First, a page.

POLITICAL debate in the UK can be somewhat removed from the day-to-day challenges facing the North but, for the first time, England’s regional divide is taking centre stage in the conversation.
Given the context of the General Election result, many people will be eagerly awaiting the outcome of the Budget to whether the Government is prepared to come good on its promise to ‘spread prosperity’ and level up the country, which, as IPPR North recently identified, is one of the most regionally unequal in the developed world.
Perhaps the most pressing question for the Government at the current time is whether they are committed to put the investment needed into the region’s creaking transport system.
Announcements on Northern Powerhouse Rail and HS2 are imminent and the outcomes will be seen as indicators of the extent to which Government has been listening to the concerns of voters across the North.
Also under scrutiny is the Government’s commitment to invest in new ways of doing things and in Yorkshire that means devolution.
Devolution is about bringing the policy-making process closer to the people whose lives will be most directly affected. It is about a realisation that we can create better policy and better services by making the most of local knowledge and experience. That a ‘one-size-fits-all’ approach from Westminster will no longer cut it in an increasingly complex and diverse society.
Whilst other parts of England’s devolution experiment move forward, Yorkshire has been the ‘hole in the middle’ of the Northern Powerhouse. Whilst imperfect, agreement on the deals in South and West Yorkshire would be important steps forward in getting the process back on track.
But if this Government is to ‘do devolution properly’, as Boris Johnson claimed in Rotherham last September, then lessons need to be learned from how ‘devolution deals’ have been enacted to date. We need an end to the current piecemeal, ‘ragbag’ approach which all too often ends up doing devolution to places rather than with them.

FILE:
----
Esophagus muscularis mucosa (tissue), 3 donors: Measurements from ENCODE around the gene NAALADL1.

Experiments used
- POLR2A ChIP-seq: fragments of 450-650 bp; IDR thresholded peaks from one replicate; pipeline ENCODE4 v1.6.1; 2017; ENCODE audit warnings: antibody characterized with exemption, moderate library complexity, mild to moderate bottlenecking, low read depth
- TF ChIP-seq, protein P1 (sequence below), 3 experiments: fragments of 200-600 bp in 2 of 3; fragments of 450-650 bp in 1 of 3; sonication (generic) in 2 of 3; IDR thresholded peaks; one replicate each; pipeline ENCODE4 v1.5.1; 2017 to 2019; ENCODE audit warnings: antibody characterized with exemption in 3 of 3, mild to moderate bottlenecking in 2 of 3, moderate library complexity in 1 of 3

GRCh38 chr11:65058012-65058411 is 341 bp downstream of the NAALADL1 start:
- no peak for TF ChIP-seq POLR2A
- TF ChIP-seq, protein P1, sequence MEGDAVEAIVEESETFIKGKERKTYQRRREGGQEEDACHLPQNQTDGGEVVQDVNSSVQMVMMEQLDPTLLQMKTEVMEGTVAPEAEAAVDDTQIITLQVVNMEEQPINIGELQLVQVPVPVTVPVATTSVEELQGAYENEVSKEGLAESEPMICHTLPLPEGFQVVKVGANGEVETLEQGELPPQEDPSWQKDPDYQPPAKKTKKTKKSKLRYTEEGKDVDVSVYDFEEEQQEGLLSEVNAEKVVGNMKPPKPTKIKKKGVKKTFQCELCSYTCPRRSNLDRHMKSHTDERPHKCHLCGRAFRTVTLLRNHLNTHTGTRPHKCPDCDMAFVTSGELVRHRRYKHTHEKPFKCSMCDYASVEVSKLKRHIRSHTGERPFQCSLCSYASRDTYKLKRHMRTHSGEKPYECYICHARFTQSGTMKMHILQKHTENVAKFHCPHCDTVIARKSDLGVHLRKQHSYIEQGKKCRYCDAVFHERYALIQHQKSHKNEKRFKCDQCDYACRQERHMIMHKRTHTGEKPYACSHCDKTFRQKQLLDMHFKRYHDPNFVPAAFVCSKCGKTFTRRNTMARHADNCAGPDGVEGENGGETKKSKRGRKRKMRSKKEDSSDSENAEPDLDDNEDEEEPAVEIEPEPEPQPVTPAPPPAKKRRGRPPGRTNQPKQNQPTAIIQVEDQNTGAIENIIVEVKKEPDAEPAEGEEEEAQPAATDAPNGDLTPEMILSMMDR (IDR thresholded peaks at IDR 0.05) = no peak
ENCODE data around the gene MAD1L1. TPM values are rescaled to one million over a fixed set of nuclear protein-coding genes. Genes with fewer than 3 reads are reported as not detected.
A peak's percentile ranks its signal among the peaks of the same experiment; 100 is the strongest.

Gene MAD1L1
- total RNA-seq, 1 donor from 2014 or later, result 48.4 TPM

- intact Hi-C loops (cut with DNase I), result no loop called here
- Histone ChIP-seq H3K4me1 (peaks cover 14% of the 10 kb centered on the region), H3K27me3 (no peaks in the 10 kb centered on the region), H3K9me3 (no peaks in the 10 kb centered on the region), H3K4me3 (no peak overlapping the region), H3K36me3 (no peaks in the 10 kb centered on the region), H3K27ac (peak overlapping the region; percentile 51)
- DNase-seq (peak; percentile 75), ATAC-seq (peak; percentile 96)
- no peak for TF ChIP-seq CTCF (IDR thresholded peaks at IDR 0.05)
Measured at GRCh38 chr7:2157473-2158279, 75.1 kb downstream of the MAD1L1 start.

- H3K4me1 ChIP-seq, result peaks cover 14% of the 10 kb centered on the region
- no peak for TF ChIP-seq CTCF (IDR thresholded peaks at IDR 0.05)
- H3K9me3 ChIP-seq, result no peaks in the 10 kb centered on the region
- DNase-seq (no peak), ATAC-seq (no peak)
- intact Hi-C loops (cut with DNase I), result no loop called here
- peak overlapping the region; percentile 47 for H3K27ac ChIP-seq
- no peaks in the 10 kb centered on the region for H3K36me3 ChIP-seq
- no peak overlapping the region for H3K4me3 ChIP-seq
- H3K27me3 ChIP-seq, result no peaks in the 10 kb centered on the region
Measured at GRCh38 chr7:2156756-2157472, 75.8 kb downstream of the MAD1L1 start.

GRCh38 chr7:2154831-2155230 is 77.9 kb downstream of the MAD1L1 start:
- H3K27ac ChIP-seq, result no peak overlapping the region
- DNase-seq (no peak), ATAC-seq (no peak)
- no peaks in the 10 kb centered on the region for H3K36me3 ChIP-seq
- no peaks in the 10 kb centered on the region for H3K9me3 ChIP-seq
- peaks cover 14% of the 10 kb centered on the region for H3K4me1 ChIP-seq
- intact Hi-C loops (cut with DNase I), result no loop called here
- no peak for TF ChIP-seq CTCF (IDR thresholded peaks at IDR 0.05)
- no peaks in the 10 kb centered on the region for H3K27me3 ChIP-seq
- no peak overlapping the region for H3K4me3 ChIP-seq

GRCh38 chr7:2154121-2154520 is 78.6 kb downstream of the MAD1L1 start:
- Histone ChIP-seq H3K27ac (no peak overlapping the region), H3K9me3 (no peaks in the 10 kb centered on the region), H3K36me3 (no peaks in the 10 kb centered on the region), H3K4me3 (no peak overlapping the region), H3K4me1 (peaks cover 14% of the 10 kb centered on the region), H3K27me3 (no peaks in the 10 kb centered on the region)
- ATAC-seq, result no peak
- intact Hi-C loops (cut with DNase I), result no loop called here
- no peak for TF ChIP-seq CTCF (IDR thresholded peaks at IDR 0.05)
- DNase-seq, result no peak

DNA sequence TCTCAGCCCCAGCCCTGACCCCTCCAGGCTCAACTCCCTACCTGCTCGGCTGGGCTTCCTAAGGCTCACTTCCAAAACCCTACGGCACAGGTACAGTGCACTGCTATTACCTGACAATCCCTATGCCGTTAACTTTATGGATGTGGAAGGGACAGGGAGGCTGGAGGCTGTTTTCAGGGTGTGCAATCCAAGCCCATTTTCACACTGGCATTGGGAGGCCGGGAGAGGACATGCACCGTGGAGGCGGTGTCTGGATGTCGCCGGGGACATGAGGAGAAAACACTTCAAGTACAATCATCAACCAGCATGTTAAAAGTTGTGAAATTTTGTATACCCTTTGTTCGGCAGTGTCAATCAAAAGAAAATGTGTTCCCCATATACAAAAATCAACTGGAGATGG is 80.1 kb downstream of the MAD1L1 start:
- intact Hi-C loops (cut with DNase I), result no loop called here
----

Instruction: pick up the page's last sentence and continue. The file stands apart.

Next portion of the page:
It is also an approach which has left huge swathes of England without any deal at all – areas like East Riding, North Yorkshire, Durham and Lancashire. If regional inequalities are to be properly addressed, we need a greater emphasis upon co-operation, rather than competition, between England’s regions.
New ways of doing things are important at a time when new challenges are increasingly urgent. Climate change is already having an impact, as recent flooding shows. There is an opportunity in the forthcoming Budget to play to the North’s strengths in this regard and make the most of the opportunities that are emerging in areas like Hull around clean growth technology.
Finally, a key test of the new Government’s commitment to fairness will be their approach to austerity. For more than 10 years, communities across the North have borne the brunt of a year-on-year squeeze on local service provision. This has not only impacted on health and social care, but has had knock-on impacts for schools and policing in local neighbourhoods.
So the question is whether the Government will use its March Budget to finally call time on austerity. Austerity has now become a process of stripping services from the youngest and the oldest members of our society. It has meant an end to meals on wheels services, removal of specialist support for children with disabilities, dissemination of rural bus services and increasing pressure on local charities and community groups to take the strain.
But it is not just about the money. What we’ve also seen is an increasing austerity of thought and ambition. Austerity has altered how we think about our places and people and, most importantly, it has limited our visions of the future. It has constrained our imagination about the art of the possible and made us more content to live with mediocrity. In an age of new technological possibilities, the timing could not be worse.
This Government can change this by making sure that the basics are covered. Good schools, decent healthcare and adequate housing are surely not too much to ask from a Budget in the 21st century? It also has a chance to change the conditions for change by daring our local leaders in business, civil society and in the public sector to be ambitious for our region’s future. It should be taken.
Sarah Longlands is director of the IPPR North think-tank.